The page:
The next hour is a bit of blur. After tentatively walking my wife back to our room to lie down, bags were packed, insurance companies were called (thank goodness we had coverage through World Nomads; their customer service was brilliant!), helicopters were scheduled, and hospital transfers were arranged. In fact, no sooner had I said goodbyes to our group (and made arrangements to meet them back in Kathmandu to get drunk) than the distant sound of helicopter rotors began to grow. It was time to make our way to the helipad.
By this point, my wife had truly abandoned any notion that she was physically capable of walking. Instead we had three guides inching/carrying her up the hill to the helipad whilst I crawled up the hill carrying bags and trekking poles (I know what you’re thinking and yes, I’m a modern-day hero). Positioning ourselves behind a rock, the roar of the helicopter grew louder and the wind from the rotors blew me down from my crouched stance (in fairness I only had one hand to balance myself with because I was eagerly trying to document the dramatic moment with my camera in the other).
Under the deafening noise and blustery conditions which whipped up snow into our faces, we were loaded into the helicopter which promptly took off and banked to the right to avoid the mountains surrounding us. I appreciate that the experience wasn’t under the most perfect of conditions but there is no doubting that this was a once-in-a-lifetime moment. All around me were pristine Himalayan Mountains (including fantastic views of Everest) covered in winter snow. Below me were valleys raging with glacial meltwater rivers….and behind me was a severely dehydrated wife slumped over. If only she could have seen this scenery!
And so we go full circle. After an hour and a half in the helicopter tracing our journey back to Kathmandu, we landed at the airport and were greeted by our ambulance. It had been an adventure and this was just the start of it – we still had 2 days in the hospital to come!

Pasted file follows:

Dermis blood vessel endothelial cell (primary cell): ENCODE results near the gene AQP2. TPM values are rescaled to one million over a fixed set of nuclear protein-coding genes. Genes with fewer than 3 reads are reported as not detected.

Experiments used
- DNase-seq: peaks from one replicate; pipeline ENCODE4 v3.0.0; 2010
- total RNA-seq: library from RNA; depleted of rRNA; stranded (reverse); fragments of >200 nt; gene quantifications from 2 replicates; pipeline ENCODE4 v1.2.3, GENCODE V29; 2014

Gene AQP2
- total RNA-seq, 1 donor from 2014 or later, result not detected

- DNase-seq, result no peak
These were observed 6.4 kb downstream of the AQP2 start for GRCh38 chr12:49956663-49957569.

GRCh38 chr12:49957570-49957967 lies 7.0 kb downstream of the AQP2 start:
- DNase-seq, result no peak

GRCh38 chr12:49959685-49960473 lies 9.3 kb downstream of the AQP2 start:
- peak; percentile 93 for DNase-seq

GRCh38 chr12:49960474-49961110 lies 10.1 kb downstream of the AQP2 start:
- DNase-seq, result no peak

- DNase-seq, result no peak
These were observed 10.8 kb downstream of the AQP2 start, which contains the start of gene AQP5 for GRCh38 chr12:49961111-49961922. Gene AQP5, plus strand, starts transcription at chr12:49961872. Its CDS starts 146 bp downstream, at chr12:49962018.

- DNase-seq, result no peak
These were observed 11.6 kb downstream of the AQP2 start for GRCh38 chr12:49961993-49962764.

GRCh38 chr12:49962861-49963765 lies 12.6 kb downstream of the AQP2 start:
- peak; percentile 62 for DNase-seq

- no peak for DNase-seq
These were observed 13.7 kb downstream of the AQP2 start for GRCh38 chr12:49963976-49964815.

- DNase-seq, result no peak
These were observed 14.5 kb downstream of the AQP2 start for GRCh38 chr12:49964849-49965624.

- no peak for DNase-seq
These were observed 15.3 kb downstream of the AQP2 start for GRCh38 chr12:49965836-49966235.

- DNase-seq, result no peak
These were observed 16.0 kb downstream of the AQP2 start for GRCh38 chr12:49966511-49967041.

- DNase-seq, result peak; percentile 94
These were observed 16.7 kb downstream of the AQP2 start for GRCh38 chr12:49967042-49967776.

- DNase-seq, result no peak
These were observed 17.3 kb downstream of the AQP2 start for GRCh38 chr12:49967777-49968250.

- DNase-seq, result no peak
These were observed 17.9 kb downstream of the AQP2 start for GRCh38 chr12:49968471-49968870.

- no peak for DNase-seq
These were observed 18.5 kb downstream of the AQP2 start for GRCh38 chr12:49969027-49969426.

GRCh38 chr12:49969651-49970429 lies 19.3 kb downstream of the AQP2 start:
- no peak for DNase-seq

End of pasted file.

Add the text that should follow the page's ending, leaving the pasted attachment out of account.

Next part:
Writer’s Note: I’ve adopted a light hearted approach to this story (after all, my wife is now fine and we joke about it all the time), but it’s important to realize that mountain sickness is a serious subject, one that can ultimately lead to death if it isn’t promptly identified and treated. So, whilst I hope you enjoyed the story there is a serious message behind it. The most obvious is that if you think you’re suffering from AMS, then you should seek medical attention and take the advice of any guides you’re hiking with. Delaying the conversation or ignoring the symptoms can have serious consequences. The second message is the importance of having appropriate insurance coverage. I’ll be honest, it’s something I rarely pay much attention to (my wife is an expert in Medivac Insurance because of her job and so it takes the pressure off of me). If we hadn’t had the coverage, or didn’t understand the procedures for notifying the insurance company, then this could have been a SERIOUSLY dangerous and expensive situation to resolve.